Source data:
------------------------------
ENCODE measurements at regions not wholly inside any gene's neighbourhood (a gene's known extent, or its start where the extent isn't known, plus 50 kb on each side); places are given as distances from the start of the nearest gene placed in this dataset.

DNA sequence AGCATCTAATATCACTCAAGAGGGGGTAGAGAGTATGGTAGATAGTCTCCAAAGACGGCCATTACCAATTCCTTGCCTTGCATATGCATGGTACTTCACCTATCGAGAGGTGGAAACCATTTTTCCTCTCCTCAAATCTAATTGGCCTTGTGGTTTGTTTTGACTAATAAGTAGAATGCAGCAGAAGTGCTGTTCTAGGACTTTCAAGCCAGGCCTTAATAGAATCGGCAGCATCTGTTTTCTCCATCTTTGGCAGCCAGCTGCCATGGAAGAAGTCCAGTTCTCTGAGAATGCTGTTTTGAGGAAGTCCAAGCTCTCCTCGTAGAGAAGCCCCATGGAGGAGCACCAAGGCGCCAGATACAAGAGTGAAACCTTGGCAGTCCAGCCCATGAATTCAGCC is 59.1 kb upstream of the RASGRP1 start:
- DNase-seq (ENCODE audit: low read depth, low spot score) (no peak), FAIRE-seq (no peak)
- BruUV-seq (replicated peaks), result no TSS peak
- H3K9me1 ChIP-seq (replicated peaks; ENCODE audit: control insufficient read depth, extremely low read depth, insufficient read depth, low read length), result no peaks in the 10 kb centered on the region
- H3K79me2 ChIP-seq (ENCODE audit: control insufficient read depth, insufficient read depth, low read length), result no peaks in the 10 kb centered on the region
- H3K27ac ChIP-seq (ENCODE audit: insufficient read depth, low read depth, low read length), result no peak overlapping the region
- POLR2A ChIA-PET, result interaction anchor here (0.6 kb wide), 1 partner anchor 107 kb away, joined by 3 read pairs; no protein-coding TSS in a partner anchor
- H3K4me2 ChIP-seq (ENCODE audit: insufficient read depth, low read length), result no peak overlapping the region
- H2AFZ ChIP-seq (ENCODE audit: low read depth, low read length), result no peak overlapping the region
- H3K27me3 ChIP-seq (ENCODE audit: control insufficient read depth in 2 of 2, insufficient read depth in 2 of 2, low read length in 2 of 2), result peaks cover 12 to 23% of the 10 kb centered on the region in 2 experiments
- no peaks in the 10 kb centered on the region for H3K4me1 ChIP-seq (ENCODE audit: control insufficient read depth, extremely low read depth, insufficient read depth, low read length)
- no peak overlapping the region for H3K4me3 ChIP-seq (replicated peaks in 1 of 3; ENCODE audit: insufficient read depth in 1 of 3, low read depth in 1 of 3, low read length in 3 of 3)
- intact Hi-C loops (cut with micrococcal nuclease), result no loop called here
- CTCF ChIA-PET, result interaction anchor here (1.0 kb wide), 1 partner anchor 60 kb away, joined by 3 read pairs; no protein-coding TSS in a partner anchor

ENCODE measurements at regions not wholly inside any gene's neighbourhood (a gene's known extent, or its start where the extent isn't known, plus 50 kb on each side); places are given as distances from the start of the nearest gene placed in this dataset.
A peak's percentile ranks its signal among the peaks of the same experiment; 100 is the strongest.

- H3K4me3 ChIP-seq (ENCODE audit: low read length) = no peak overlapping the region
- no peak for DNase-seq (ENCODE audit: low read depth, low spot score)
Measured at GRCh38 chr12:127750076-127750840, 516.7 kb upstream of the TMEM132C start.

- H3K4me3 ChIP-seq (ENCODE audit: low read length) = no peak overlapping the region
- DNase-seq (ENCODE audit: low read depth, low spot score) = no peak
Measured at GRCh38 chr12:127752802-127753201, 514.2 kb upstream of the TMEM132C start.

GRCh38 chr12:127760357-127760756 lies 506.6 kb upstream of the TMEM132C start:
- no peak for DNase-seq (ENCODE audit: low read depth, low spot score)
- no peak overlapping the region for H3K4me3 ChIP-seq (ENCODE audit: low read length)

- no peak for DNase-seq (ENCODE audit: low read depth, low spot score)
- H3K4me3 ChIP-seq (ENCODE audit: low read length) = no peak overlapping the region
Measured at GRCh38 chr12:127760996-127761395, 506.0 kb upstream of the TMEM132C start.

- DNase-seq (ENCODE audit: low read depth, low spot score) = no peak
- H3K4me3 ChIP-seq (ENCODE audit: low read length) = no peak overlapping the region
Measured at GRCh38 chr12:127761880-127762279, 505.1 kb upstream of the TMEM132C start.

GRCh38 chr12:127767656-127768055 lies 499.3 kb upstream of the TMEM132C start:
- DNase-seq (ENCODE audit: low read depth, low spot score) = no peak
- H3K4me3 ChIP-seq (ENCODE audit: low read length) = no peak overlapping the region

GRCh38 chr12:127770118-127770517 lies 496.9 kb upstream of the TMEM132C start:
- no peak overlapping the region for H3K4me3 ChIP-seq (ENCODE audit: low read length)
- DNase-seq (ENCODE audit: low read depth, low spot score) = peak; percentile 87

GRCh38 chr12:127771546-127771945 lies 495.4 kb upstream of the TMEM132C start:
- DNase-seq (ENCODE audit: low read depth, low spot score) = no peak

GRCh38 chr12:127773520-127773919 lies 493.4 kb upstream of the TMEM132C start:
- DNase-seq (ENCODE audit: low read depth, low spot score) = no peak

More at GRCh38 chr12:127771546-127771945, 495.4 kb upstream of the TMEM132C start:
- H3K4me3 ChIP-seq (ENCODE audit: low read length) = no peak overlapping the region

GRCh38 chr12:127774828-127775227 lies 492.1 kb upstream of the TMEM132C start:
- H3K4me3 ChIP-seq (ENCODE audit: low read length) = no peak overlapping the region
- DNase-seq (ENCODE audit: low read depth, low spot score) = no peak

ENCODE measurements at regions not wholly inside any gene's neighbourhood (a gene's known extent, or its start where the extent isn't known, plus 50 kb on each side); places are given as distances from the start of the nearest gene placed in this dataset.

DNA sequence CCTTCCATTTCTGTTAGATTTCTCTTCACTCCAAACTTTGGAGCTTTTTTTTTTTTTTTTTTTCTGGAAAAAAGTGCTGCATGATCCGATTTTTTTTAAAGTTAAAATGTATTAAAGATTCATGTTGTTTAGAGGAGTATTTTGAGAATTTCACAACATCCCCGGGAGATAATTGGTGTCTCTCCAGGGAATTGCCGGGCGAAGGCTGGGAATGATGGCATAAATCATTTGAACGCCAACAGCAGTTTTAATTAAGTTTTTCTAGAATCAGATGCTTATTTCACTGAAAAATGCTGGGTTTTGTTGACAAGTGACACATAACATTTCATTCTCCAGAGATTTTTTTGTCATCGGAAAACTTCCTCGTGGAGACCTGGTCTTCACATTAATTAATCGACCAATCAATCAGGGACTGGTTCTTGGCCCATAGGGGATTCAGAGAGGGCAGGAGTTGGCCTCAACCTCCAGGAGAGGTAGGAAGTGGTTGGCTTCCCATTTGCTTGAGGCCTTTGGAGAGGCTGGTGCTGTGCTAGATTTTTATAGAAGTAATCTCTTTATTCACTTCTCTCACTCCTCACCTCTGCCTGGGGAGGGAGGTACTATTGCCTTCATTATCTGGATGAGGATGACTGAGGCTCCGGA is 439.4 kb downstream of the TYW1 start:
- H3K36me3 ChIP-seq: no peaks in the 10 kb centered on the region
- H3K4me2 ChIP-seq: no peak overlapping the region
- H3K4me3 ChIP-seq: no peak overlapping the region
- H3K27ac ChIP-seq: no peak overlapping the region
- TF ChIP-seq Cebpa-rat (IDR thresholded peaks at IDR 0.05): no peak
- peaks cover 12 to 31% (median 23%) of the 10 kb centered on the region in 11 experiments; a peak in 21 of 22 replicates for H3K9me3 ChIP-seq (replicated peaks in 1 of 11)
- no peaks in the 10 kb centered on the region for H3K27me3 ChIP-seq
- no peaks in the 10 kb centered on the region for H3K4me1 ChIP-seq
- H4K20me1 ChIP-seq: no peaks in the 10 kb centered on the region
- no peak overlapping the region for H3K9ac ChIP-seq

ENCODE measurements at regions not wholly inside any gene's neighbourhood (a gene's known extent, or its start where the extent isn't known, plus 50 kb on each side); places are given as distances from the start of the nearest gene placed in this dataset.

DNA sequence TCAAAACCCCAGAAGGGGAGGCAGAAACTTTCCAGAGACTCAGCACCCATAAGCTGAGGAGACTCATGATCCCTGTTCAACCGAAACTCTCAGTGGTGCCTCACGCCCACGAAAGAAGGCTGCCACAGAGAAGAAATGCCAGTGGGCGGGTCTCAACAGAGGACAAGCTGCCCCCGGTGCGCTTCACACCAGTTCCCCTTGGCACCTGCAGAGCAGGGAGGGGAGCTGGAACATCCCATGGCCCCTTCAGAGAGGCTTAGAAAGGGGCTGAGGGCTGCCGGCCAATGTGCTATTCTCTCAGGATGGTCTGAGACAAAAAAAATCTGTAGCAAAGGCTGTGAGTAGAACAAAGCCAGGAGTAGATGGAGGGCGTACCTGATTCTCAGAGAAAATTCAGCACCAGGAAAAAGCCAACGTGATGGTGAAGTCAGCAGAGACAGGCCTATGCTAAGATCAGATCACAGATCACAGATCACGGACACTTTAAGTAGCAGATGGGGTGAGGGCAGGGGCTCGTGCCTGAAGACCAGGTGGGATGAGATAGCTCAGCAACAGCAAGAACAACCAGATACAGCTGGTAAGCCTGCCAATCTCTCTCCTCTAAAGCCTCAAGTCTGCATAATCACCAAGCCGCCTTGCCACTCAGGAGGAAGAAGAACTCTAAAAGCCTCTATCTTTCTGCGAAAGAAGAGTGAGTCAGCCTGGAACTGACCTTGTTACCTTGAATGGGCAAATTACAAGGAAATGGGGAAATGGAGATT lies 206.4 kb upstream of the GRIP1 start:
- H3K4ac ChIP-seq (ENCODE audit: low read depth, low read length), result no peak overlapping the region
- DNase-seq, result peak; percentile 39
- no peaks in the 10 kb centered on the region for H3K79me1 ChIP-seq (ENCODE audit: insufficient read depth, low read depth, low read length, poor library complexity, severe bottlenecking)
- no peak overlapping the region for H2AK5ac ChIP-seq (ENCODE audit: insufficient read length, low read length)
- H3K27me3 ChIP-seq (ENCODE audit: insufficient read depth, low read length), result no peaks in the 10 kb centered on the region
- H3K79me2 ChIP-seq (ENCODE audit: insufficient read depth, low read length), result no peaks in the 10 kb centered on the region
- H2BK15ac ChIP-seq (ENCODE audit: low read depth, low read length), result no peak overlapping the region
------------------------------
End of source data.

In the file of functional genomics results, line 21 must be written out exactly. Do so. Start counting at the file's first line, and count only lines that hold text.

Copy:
- H3K4me3 ChIP-seq (ENCODE audit: low read length) = no peak overlapping the region